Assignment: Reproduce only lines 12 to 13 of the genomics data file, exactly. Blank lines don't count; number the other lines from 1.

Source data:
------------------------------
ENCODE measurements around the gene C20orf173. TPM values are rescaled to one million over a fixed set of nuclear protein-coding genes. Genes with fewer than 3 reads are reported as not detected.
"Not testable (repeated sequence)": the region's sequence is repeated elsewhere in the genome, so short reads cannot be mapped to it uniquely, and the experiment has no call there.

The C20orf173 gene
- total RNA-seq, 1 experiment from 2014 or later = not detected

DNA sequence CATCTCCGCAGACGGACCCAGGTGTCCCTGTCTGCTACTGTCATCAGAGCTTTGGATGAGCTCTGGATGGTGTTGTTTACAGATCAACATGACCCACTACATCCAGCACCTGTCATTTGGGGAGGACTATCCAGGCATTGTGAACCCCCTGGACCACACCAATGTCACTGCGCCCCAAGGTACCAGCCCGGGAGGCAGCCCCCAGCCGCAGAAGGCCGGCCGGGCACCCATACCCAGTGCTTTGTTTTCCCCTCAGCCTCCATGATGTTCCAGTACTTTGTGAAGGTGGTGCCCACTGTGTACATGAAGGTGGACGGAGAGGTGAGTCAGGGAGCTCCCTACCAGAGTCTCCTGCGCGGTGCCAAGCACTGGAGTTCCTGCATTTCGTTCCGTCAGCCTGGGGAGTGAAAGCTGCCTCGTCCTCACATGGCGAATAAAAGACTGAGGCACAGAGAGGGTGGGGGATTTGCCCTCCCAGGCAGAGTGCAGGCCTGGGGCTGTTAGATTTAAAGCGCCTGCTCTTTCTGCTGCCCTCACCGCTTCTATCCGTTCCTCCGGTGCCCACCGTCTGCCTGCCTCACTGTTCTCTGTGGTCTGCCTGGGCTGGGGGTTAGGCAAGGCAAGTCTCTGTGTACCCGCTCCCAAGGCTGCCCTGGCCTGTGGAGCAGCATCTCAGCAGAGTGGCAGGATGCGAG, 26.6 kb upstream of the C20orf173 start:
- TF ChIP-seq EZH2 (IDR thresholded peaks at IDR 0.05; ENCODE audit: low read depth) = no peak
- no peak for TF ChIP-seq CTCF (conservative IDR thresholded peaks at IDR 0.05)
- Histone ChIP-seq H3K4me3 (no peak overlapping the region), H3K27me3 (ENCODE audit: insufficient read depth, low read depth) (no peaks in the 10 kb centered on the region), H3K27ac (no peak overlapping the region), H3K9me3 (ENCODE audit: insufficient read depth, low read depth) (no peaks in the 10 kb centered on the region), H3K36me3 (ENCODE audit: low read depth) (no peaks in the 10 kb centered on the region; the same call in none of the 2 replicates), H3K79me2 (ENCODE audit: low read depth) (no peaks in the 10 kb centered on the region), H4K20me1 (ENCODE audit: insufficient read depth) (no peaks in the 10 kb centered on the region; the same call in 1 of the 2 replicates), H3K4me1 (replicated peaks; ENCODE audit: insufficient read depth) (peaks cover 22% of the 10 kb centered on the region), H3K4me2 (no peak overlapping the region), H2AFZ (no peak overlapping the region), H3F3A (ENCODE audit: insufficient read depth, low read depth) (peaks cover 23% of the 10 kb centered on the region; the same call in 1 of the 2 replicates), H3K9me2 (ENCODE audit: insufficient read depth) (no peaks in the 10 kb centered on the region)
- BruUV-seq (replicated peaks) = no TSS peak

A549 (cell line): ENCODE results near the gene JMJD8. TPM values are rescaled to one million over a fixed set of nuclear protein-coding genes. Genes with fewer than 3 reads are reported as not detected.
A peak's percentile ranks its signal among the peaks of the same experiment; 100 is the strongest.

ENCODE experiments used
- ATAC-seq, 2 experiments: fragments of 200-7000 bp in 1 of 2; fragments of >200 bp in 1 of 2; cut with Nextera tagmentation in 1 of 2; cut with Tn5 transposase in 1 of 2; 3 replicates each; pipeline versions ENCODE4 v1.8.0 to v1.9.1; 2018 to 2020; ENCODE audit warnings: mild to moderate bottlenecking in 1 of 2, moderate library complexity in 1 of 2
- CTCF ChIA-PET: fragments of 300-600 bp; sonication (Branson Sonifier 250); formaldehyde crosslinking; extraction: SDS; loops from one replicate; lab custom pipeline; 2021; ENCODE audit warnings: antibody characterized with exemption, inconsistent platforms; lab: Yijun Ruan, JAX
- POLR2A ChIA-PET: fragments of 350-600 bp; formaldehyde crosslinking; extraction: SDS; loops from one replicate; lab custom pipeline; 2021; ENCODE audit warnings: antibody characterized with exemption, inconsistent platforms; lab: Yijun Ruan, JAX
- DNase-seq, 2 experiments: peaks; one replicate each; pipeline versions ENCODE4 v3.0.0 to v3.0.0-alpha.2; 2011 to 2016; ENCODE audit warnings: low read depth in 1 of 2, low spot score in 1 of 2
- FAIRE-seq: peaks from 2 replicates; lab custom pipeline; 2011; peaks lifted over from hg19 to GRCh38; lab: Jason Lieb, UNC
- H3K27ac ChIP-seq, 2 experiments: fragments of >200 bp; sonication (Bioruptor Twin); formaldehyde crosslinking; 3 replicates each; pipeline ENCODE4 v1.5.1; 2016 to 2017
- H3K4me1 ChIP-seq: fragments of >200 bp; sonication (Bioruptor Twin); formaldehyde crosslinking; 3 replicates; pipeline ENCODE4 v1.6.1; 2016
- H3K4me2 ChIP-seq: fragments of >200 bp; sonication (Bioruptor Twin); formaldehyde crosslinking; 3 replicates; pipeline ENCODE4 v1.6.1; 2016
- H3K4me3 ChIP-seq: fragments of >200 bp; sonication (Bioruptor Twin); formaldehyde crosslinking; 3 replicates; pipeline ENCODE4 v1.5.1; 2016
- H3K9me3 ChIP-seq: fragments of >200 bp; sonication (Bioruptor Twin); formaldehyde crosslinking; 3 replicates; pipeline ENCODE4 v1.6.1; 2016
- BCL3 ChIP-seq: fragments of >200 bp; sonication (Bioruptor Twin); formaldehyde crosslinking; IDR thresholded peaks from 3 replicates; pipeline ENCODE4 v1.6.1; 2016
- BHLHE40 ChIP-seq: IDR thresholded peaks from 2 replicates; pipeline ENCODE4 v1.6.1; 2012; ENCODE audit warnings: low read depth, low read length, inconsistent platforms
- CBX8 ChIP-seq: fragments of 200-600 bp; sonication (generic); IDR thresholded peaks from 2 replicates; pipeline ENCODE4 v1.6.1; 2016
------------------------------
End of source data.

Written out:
ENCODE experiments used
- ATAC-seq, 2 experiments: fragments of 200-7000 bp in 1 of 2; fragments of >200 bp in 1 of 2; cut with Nextera tagmentation in 1 of 2; cut with Tn5 transposase in 1 of 2; 3 replicates each; pipeline versions ENCODE4 v1.8.0 to v1.9.1; 2018 to 2020; ENCODE audit warnings: mild to moderate bottlenecking in 1 of 2, moderate library complexity in 1 of 2